New Learners of the 21st Century

Though transliteracy isn’t just about the digital world, there is no denying that the rapid changes that occur as we enter the digital millennium are driving a big part of the research into transliteracy. To that end, I’m really looking forward to the upcoming PBS documentary Digital Media: New Learners of the 21st Century. You may have already marked it on your calendars but, in case you haven’t, the documentary airs Sunday, February 13, at 10:30 p.m. ET/PT.

Whether this documentary adds anything new or just rehashes the same-old, same-old, I’m curious to see what people think. Click the image below for a short preview…

Posted in Digital Literacy, Education, Videos. Tags: . Comments Off

Social Media and the End of Gender

In her Ted talk, Social Media and the End of Gender, Johanna Blakley, the Deputy Director of the Norman Lear Center, does not so much predict the end of gender but more so the end of media created stereotypes of gender. She believes that social media will “free us from absurd assumptions about gender.” She believes this change is possible because social media transcends the old demographics that media corporations use to sell culture back to us. Through social media, people aggregate according to interests and values rather than overly general categories of age and gender. She points out that, worldwide, women outnumber men in use of social media technology, which could drive a change in the media landscape.

What’s interesting for our discussion is her analysis of how companies are beginning to look at how individuals use social media and the recognition that old media types are being reconsidered in light of how people interact with it. Most importantly, she describes a major culture shift in which members of social media groups, because they aggregate around tastes and interests, no longer needing the help of a media company to navigate the ways in which they spend their time and money.

Part of the definition of transliteracy put forth by Sue Thomas, et al, includes a very similar concept:

The literacies (digital, numerate, oral) may be different, but the transliteracies (social, economic, political) often transect them in similar ways, depending on cultural context. For example,  in recent years we have begun to switch from searching for information in encyclopedias, indices and catalogues to querying the kinds of data collections that existed before books–that is to say, we are asking each other.

In other words: “knowledge networks are inherently people-to-people.”

What Blakley’s talk also gets at is the notion that Thomas, et al, develop based on the ideas of Bernard Stiegler. Stiegler proffered that discussions of technology are “polarized between anxiety and euphoria” and that his response is a refusal “to distance technology from life; and to suggest that human individuation and technology have always had a transductive relationship.”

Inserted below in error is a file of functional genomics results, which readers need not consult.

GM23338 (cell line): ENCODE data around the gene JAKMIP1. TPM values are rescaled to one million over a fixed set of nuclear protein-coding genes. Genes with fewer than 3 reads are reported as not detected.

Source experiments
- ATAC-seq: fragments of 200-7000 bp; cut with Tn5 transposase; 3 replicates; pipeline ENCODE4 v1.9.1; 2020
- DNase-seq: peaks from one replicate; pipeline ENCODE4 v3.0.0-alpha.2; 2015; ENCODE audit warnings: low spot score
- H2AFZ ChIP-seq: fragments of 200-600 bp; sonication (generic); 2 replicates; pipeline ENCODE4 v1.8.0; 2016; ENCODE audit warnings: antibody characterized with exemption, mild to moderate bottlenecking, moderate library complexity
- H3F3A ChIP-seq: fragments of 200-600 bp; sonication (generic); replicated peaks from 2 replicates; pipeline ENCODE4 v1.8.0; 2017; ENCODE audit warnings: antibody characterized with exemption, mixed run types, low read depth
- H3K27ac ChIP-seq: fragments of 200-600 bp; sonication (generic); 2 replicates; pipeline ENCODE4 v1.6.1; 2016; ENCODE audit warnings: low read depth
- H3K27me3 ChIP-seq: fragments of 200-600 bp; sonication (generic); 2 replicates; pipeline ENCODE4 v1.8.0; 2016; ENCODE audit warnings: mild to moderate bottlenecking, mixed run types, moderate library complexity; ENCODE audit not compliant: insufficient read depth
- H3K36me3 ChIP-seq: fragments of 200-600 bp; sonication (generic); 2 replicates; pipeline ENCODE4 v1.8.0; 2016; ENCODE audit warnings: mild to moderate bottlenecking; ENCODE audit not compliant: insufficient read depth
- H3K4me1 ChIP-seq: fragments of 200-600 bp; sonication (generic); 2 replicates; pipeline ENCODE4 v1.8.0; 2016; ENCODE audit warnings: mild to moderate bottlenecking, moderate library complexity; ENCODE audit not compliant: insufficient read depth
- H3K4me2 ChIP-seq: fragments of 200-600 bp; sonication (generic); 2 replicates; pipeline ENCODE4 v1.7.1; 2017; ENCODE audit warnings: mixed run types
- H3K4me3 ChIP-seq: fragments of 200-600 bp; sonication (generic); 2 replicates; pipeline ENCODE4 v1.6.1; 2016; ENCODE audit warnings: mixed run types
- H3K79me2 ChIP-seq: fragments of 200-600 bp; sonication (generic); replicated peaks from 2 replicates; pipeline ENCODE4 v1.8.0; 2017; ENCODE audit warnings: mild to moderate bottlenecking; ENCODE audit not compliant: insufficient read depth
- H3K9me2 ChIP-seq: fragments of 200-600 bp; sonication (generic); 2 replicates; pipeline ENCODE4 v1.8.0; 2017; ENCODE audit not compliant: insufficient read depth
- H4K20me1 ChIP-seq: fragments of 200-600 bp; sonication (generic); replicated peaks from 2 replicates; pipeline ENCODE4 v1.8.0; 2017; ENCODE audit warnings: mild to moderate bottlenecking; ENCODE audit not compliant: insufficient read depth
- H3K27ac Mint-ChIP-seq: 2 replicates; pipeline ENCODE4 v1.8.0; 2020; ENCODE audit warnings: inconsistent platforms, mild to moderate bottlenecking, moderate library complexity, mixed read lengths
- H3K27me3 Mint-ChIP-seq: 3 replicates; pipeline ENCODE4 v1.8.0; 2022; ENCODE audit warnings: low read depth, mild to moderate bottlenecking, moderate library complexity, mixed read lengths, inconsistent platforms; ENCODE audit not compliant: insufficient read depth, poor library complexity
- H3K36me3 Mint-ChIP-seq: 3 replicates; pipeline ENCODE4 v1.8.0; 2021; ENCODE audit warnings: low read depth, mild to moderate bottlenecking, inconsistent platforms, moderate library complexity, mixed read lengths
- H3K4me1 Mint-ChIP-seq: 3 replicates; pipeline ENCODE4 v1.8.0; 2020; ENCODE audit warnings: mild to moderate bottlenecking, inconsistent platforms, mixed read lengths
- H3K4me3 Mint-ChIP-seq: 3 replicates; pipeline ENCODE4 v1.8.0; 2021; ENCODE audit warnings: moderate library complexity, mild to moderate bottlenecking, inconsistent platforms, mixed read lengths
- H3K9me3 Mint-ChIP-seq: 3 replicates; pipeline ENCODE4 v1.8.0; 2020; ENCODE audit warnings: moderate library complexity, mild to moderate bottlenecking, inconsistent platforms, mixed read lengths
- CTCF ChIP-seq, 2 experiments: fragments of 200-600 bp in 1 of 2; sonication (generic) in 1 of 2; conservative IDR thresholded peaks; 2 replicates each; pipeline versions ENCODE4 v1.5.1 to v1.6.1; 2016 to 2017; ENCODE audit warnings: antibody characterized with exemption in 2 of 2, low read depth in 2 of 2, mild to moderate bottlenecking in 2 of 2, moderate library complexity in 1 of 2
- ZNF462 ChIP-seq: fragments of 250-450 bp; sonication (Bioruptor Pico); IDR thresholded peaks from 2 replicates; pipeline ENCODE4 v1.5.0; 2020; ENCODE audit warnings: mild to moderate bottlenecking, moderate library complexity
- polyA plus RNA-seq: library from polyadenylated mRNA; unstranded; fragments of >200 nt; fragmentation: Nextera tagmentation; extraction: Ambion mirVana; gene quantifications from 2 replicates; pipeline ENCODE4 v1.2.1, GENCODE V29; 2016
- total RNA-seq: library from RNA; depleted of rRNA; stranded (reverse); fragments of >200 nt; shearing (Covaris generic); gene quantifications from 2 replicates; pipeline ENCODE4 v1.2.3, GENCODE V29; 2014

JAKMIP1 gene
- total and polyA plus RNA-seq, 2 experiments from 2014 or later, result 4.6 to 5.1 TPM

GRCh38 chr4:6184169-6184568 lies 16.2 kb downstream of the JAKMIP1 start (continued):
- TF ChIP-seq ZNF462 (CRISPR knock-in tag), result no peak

Social media, as Blakley describes, allows technology to return some level of human individuation. Although media companies still monitor user behavior, they can do so in a more respectful way because they are monitoring actual interests and values and not just making assumptions based on broad demographic categories.

Libraries use social media mainly to promote collections and services, but they can also use social media to aggregate students by meaningful categories, such as research interests, rather than overly broad categories like “millennials,” which may do more of a disservice to students by not exploring a more insightful understanding of their interests and values.

Information Literacy Videos

Collaborative Consumption

One thing which excites me about Transliteracy is, because of its newness, the skills involved are not well-defined. It seems like many people interested in the topic have an “I know it when I see it” approach to identifying skills and these skew toward computer-related skills, which is entirely legitimate since the need to be transliterate most obviously manifests itself when confronted with a new technology. Of course, Transliteracy involves a whole swath of cognitive skills that transcend navigating new technology.

One factor that suddenly seems, to me, so essential to Transliteracy, and not, perhaps, a skill per se, is the issue of trust. This insight dawned on me while watching Rachel Botsman’s TED presentation. Because Transliteracy often concerns itself with social media, the development of trust becomes very important. To a certain extent, trust is a teachable skill and librarians invest a great deal of effort in instilling notions of trust. How do we trust that a web site is reliable? But beyond that, individuals need to learn how and when other individuals are trustworthy. In a way, this notion of trust seems an obvious component of Transliteracy, but it only recently dawned on me how essential it is to our discussion.

Watch what Botsman has to say about trust. Does it seem like trust is an important element of our conversation? How teachable is trust? Can the level of trust she talks about be taught or are we relying on a cultural shift?

Transliteracy and Participatory Librarianship

Check out this talk Buffy Hamilton created for an event involving the Hall County School District (a sister school district here in Georgia) and Dell, Inc.  on transliteracy and librarianship

Follow

Get every new post delivered to your Inbox.

Join 258 other followers

%d bloggers like this: